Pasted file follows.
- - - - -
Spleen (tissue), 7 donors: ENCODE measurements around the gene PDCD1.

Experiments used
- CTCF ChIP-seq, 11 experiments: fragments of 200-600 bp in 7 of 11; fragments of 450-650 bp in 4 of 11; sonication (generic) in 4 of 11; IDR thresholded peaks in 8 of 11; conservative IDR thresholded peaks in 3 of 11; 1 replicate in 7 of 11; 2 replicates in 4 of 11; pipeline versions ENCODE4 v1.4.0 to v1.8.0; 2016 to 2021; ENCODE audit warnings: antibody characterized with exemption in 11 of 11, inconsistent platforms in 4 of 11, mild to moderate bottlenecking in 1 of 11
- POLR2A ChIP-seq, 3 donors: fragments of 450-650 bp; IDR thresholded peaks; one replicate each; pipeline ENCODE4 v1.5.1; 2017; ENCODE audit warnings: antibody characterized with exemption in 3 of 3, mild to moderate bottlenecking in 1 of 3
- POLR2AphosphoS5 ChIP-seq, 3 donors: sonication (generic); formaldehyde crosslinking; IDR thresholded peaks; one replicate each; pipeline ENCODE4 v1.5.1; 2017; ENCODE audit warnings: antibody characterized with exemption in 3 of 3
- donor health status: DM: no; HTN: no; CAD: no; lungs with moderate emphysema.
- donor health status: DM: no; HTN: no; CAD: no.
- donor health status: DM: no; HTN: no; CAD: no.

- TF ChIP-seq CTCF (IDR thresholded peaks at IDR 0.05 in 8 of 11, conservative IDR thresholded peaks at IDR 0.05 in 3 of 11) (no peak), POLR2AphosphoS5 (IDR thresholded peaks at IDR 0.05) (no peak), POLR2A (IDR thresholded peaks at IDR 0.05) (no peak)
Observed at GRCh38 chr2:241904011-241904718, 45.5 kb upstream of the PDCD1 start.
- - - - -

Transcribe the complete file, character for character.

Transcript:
Spleen (tissue), 7 donors: ENCODE measurements around the gene PDCD1.

Experiments used
- CTCF ChIP-seq, 11 experiments: fragments of 200-600 bp in 7 of 11; fragments of 450-650 bp in 4 of 11; sonication (generic) in 4 of 11; IDR thresholded peaks in 8 of 11; conservative IDR thresholded peaks in 3 of 11; 1 replicate in 7 of 11; 2 replicates in 4 of 11; pipeline versions ENCODE4 v1.4.0 to v1.8.0; 2016 to 2021; ENCODE audit warnings: antibody characterized with exemption in 11 of 11, inconsistent platforms in 4 of 11, mild to moderate bottlenecking in 1 of 11
- POLR2A ChIP-seq, 3 donors: fragments of 450-650 bp; IDR thresholded peaks; one replicate each; pipeline ENCODE4 v1.5.1; 2017; ENCODE audit warnings: antibody characterized with exemption in 3 of 3, mild to moderate bottlenecking in 1 of 3
- POLR2AphosphoS5 ChIP-seq, 3 donors: sonication (generic); formaldehyde crosslinking; IDR thresholded peaks; one replicate each; pipeline ENCODE4 v1.5.1; 2017; ENCODE audit warnings: antibody characterized with exemption in 3 of 3
- donor health status: DM: no; HTN: no; CAD: no; lungs with moderate emphysema.
- donor health status: DM: no; HTN: no; CAD: no.
- donor health status: DM: no; HTN: no; CAD: no.

- TF ChIP-seq CTCF (IDR thresholded peaks at IDR 0.05 in 8 of 11, conservative IDR thresholded peaks at IDR 0.05 in 3 of 11) (no peak), POLR2AphosphoS5 (IDR thresholded peaks at IDR 0.05) (no peak), POLR2A (IDR thresholded peaks at IDR 0.05) (no peak)
Observed at GRCh38 chr2:241904011-241904718, 45.5 kb upstream of the PDCD1 start.